“Flying out of a small airplane with four seats is a lot different than flying a jet with hundreds, so I don’t think it’s gonna help,” he said. “I think it’s more important to have a quality of training rather than a specific quantity.”
A UND study found additional flight time is not a good predictor of pilot performance, and the FAA’s hourly rule includes 500 hours of cross-country time that may take five years for students to build.
The FAA proposal arrives as the airline industry is seeing high attrition rates and waning interest in aviation as a career by both commercial and military pilots.
Major airlines will need to hire 38,178 pilots through 2030 to cover retirements and other departures for all commercial operations, according to the UND study. That’s lower than the 60,000 that an earlier study projected would be needed by 2025; the industry growth forecasted by the FAA is lower.
But it’s more than the number of potential replacements.
There are 18,000 regional pilots right now, and those numbers don’t match up, said Kent Lovelace, chairman of UND’s aviation department, who contributed research for the study.
“The career progression is that somebody will get onto a regional airline and move onto a major airline,” he said.
Interest in aviation degrees has declined steadily around the nation, a trend UND has seen.
Last year, the number of UND commercial aviation graduates was half of that in 2005, said Lovelace. Entry level pay for pilots, which can be around $20,000, also affects student interest in the industry, he said. The average debt load of a new pilot is more than $100,000, including tuition and training fees, he said.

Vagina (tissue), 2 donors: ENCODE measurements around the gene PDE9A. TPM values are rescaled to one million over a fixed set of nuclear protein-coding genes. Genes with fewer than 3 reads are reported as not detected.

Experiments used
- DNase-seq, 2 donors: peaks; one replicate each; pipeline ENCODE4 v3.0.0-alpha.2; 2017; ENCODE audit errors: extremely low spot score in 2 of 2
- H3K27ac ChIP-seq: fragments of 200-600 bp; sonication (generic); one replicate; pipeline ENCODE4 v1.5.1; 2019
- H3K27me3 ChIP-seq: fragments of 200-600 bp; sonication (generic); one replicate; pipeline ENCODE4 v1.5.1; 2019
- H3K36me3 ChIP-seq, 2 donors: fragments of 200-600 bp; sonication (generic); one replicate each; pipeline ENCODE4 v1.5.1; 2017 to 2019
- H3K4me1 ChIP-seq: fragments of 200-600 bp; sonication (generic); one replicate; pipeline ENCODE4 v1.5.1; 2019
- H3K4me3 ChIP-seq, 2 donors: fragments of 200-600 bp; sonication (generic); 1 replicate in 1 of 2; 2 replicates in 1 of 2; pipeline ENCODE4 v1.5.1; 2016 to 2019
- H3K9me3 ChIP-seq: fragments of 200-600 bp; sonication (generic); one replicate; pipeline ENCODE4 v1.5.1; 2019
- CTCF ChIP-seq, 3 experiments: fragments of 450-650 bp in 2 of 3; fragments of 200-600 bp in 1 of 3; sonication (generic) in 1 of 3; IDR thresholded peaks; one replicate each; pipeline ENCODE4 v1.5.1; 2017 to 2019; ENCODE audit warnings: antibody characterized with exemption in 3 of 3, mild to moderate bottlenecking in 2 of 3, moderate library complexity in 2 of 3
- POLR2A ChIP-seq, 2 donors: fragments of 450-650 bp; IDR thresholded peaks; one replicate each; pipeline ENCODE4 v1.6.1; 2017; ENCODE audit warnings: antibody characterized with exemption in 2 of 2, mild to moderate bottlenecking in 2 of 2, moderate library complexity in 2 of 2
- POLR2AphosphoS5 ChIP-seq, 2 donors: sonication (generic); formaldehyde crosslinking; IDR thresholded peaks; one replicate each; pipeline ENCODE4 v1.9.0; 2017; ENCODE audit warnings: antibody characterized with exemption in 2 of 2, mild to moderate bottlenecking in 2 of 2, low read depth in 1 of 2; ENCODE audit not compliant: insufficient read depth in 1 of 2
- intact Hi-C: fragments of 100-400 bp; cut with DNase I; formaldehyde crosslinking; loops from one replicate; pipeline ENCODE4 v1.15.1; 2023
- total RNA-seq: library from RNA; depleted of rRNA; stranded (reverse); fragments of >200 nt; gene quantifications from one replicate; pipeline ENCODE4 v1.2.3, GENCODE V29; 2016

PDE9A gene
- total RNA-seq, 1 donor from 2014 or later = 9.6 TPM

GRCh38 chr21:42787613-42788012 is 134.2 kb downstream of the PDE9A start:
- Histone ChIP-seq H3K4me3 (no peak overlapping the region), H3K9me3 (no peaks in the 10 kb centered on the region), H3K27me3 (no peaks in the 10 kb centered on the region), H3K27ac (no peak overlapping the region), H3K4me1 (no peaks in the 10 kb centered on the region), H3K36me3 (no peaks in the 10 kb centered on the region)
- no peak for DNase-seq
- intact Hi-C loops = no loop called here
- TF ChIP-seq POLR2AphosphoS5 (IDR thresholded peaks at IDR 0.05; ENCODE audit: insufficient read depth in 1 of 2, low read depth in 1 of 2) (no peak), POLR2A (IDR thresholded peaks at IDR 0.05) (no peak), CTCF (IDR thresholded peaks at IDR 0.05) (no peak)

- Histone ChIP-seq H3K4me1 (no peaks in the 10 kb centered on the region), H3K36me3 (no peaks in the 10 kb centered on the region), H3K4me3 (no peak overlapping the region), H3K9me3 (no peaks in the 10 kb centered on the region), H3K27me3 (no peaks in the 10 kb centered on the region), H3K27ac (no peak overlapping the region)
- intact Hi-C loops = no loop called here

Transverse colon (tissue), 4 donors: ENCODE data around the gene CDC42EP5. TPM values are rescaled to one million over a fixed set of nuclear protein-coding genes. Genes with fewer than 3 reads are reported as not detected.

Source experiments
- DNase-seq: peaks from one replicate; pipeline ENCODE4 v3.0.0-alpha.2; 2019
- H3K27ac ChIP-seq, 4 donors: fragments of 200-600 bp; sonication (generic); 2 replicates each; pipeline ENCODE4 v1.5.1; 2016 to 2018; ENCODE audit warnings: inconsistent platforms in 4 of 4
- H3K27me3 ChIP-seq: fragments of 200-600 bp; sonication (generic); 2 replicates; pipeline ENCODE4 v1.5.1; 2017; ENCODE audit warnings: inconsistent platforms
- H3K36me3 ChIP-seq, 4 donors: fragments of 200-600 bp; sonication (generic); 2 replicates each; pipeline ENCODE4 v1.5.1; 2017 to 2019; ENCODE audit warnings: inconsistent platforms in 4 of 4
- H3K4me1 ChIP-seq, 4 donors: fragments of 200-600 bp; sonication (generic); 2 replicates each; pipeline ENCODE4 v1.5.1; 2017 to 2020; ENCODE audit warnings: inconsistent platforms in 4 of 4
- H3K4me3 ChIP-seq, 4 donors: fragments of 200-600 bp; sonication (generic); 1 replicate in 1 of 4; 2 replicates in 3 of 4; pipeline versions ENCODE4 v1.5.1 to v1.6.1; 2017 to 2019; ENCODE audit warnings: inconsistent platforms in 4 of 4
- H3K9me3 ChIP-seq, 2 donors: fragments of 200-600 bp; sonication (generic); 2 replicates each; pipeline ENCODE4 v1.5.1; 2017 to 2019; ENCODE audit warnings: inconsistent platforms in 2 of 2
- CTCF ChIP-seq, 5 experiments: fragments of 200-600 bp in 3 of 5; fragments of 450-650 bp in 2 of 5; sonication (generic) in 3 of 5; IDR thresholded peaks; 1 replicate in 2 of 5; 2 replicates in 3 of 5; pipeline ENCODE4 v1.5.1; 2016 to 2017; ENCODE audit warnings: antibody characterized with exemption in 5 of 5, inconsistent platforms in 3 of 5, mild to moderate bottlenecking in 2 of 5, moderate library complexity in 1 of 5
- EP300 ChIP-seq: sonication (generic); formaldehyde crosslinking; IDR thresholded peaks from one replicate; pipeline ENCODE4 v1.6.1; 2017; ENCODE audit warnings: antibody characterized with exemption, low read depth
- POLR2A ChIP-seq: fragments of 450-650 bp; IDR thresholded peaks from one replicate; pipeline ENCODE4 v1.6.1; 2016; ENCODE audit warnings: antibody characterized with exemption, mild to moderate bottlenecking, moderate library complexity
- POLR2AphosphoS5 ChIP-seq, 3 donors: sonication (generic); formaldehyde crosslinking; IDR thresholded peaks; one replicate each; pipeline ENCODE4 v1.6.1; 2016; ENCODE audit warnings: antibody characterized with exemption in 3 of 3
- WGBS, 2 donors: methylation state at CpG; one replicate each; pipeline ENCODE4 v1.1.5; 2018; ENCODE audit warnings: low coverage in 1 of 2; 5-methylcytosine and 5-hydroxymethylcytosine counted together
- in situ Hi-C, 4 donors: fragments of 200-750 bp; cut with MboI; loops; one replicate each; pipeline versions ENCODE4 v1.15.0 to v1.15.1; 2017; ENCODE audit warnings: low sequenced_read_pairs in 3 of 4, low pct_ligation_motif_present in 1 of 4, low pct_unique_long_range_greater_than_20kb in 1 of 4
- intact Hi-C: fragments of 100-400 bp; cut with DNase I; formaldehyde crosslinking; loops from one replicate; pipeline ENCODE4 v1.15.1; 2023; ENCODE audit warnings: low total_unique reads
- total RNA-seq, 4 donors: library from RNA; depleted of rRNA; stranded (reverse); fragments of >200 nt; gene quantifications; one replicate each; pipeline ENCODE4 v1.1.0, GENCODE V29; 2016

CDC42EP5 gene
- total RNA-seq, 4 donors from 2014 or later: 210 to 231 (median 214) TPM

“Fewer people are learning the craft, fewer people want to pursue it as a profession, and so what the 1,500 rule does is aggravate the situation,” he said. “It’s another obstacle.”
Last year, the FAA issued roughly 8,500 flight certificates, but an estimated 22 percent went to foreign students who have no intention of flying commercially for U.S. airlines, Lovelace said.
“Most are here through sponsored training and go back home,” he said, meaning training paid for by foreign airlines. “Potentially, that means only 78 percent of those are viable commercial pilots for the U.S. industry, both airline and charter and everything else.”
Some fear that the pilot shortage will lead to fewer flights from regional carriers, such as Skywest and Pinnacle, which serve Grand Forks on behalf of Delta Air Lines.
Patrick Dame, Grand Forks International Airport executive director, said there’s a small chance the community could see an impact. However, he attributes the change in the frequency of flights to the industry’s switch from 50-seat jets, which are less fuel-efficient, to larger planes.
“I think we bear as equal an opportunity as anywhere across the country that’s going to see an impact,” he said.
Ortega, who will graduate in December, said he’s still considering if he wants to enter the industry as a pilot. He’s completed a few aviation internships with large corporations, so he’s debating whether to work on the management side. The training alone can be a headache, he said.
But for most pilots, it’s about doing what you love, he said. “Most of us will fight through it to get to the final goal.”